Organisers in January 2016 established a code for procuring resources and services, however, the WWF believes that Tokyo 2020 is "lagging far behind" its goal of the next Olympics being at the "forefront in the field of sustainability," according to the environmental organization in a letter sent to the International Olympic Committee and published Monday, reports Efe news.
"The committee working on the sourcing protocols for commodities like timber, fishery products, paper and palm oil has finalized standards that are far below the global best practice and inappropriate for a global event such as the Olympics," said WWF-Japan Chief Executive Officer Ron Tsutsui in the letter.
The organising committee "produced protocols that fell far below globally accepted sustainability standards" and showed "little regard for the expert advice they sought from the Working Group they set up to assist in developing world class protocols," he added, describing it as "deeply concerning".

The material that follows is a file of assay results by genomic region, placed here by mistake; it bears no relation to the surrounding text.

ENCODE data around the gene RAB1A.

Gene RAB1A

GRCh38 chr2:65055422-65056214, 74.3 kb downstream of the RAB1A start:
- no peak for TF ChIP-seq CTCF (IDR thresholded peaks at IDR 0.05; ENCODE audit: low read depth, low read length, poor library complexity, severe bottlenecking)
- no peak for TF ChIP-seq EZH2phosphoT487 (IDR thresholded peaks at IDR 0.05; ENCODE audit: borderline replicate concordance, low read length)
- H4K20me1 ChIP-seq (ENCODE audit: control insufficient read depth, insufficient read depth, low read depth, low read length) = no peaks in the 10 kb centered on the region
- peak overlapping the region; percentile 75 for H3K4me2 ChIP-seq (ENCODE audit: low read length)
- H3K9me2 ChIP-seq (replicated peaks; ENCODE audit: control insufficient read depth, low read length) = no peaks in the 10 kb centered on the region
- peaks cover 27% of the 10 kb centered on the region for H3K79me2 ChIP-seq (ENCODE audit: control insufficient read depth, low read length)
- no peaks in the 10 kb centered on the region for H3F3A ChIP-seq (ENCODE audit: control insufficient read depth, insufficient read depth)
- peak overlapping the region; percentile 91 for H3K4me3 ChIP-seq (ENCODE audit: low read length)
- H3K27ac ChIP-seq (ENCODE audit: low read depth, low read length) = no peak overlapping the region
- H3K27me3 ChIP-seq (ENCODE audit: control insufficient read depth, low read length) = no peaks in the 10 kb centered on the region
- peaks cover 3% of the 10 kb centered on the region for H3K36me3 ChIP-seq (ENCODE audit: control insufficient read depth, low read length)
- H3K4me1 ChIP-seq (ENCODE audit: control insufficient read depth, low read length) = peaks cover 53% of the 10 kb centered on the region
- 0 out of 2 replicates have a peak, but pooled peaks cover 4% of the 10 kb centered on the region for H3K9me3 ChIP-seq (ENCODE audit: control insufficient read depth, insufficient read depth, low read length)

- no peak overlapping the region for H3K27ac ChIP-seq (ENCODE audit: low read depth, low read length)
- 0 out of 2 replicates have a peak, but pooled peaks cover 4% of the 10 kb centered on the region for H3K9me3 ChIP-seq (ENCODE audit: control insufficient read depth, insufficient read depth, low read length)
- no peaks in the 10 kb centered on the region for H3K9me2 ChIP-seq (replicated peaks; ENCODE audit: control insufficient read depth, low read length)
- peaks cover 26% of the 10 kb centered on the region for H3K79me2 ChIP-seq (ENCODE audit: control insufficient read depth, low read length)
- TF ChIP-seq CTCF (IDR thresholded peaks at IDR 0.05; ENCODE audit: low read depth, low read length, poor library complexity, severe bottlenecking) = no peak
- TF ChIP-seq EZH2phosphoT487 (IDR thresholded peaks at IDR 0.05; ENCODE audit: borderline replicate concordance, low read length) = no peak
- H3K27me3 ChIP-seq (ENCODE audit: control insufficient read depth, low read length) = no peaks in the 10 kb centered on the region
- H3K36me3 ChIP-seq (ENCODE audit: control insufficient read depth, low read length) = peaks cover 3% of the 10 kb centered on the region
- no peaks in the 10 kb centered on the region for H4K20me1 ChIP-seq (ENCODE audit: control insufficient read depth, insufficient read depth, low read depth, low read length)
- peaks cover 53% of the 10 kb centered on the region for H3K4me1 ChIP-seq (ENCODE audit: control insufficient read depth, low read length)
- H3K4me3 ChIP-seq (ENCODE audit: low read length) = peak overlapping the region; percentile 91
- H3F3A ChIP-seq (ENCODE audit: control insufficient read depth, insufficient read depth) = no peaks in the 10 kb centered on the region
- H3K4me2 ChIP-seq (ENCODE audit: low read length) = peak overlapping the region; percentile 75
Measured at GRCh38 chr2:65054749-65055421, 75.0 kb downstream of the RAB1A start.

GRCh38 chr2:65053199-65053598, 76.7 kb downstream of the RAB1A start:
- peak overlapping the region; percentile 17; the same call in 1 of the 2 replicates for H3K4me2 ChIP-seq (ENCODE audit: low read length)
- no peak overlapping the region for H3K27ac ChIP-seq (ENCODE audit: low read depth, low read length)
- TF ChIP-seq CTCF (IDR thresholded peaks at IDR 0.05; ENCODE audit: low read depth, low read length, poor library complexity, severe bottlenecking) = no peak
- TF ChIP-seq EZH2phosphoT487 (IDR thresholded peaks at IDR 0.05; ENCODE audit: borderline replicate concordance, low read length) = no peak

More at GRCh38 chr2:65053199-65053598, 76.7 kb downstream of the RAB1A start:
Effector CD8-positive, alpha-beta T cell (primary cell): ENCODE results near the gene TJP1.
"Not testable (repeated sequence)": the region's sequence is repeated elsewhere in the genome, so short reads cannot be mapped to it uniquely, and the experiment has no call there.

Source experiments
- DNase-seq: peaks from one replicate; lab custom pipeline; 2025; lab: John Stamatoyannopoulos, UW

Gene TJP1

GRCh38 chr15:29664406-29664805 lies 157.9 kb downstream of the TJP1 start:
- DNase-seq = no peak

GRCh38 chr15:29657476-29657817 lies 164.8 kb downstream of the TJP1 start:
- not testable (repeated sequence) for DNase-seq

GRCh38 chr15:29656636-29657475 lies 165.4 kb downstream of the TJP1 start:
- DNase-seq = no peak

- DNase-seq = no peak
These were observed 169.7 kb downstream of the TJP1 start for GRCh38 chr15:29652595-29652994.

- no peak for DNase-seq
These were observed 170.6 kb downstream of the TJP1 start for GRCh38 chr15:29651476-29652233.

"As an active member of the Working Group and as an environmental organization committed to protecting our natural world, we felt we had no choice but to write to the International Olympic Committee (IOC) to raise our serious concerns," said Tsutsui.
Among the specific requests made by WWF to the IOC are to disclose the origin of all the raw materials procured for the Games, as well as to conduct an external review on sourcing codes and its performance in sustainable sourcing.
The NGO said that high profile events like the Olympic Games "have the opportunity, and duty, to lead and be truly sustainable" when it comes to using and consuming natural resources in a sustainable way, as well as to "leave a legacy for Japanese society to transform to be more sustainable".
In its sustainability plan, the organizing committee states that it will comply with all current regulations, in addition to taking into full consideration the impact of its policies from the point of view of climate change, the scarcity of natural resources or loss of biodiversity, business practices and human rights.
( With inputs from IANS )